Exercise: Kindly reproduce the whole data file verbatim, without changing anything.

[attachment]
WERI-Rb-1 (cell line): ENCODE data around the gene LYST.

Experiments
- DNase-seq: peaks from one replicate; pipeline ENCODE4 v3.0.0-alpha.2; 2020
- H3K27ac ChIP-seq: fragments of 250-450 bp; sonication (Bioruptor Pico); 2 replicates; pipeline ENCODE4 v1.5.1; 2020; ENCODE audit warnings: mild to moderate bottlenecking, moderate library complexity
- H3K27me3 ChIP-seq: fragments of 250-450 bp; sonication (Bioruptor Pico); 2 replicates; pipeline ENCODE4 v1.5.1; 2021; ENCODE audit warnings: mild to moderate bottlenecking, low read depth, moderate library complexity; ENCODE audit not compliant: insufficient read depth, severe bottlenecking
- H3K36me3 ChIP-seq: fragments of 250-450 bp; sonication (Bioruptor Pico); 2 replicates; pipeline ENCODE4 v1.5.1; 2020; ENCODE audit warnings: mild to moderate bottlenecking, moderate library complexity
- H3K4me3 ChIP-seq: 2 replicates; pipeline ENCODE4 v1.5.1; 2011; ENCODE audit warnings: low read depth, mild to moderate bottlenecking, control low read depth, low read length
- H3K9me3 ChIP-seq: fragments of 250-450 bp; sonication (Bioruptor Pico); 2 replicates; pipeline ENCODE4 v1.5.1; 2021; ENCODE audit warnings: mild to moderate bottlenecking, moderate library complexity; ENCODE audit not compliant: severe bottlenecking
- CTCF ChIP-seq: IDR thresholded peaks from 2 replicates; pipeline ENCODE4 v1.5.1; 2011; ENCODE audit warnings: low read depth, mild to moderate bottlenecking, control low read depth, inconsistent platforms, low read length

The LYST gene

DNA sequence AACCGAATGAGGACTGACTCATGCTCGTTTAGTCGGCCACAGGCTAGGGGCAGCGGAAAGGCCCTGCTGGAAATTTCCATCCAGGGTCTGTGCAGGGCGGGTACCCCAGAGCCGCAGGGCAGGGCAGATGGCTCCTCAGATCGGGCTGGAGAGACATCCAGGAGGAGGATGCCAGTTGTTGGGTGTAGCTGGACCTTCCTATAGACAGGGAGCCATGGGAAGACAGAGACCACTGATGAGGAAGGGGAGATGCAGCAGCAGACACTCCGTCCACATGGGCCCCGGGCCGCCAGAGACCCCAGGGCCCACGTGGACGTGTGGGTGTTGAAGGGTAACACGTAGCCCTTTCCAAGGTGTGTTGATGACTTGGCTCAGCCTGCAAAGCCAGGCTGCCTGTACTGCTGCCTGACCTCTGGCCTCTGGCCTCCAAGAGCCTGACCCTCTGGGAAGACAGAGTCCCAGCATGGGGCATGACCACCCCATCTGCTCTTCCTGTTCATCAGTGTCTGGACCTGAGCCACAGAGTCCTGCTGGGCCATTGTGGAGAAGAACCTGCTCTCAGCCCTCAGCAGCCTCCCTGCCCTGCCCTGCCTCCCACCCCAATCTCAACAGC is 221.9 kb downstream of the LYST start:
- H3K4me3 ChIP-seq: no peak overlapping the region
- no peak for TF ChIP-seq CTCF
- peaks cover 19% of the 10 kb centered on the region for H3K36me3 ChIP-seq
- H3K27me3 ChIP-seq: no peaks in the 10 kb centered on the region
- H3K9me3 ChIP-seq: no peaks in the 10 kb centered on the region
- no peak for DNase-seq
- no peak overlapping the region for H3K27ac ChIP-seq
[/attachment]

WERI-Rb-1 (cell line): ENCODE data around the gene LYST.

Experiments
- DNase-seq: peaks from one replicate; pipeline ENCODE4 v3.0.0-alpha.2; 2020
- H3K27ac ChIP-seq: fragments of 250-450 bp; sonication (Bioruptor Pico); 2 replicates; pipeline ENCODE4 v1.5.1; 2020; ENCODE audit warnings: mild to moderate bottlenecking, moderate library complexity
- H3K27me3 ChIP-seq: fragments of 250-450 bp; sonication (Bioruptor Pico); 2 replicates; pipeline ENCODE4 v1.5.1; 2021; ENCODE audit warnings: mild to moderate bottlenecking, low read depth, moderate library complexity; ENCODE audit not compliant: insufficient read depth, severe bottlenecking
- H3K36me3 ChIP-seq: fragments of 250-450 bp; sonication (Bioruptor Pico); 2 replicates; pipeline ENCODE4 v1.5.1; 2020; ENCODE audit warnings: mild to moderate bottlenecking, moderate library complexity
- H3K4me3 ChIP-seq: 2 replicates; pipeline ENCODE4 v1.5.1; 2011; ENCODE audit warnings: low read depth, mild to moderate bottlenecking, control low read depth, low read length
- H3K9me3 ChIP-seq: fragments of 250-450 bp; sonication (Bioruptor Pico); 2 replicates; pipeline ENCODE4 v1.5.1; 2021; ENCODE audit warnings: mild to moderate bottlenecking, moderate library complexity; ENCODE audit not compliant: severe bottlenecking
- CTCF ChIP-seq: IDR thresholded peaks from 2 replicates; pipeline ENCODE4 v1.5.1; 2011; ENCODE audit warnings: low read depth, mild to moderate bottlenecking, control low read depth, inconsistent platforms, low read length

The LYST gene

DNA sequence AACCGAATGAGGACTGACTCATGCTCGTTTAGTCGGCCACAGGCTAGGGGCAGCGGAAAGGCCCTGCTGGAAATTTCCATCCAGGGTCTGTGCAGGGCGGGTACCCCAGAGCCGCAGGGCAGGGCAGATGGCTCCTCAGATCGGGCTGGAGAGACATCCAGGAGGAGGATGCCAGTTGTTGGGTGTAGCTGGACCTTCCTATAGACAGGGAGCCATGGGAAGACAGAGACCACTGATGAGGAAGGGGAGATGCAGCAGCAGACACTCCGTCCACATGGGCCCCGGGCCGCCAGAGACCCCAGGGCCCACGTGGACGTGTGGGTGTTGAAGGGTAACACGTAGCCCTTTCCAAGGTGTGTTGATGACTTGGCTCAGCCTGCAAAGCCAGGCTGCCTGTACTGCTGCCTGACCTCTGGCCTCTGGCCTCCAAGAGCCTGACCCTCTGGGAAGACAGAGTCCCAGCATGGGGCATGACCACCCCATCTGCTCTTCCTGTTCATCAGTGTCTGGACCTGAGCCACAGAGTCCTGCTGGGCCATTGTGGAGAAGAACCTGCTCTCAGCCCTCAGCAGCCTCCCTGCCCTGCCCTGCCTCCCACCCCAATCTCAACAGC is 221.9 kb downstream of the LYST start:
- H3K4me3 ChIP-seq: no peak overlapping the region
- no peak for TF ChIP-seq CTCF
- peaks cover 19% of the 10 kb centered on the region for H3K36me3 ChIP-seq
- H3K27me3 ChIP-seq: no peaks in the 10 kb centered on the region
- H3K9me3 ChIP-seq: no peaks in the 10 kb centered on the region
- no peak for DNase-seq
- no peak overlapping the region for H3K27ac ChIP-seq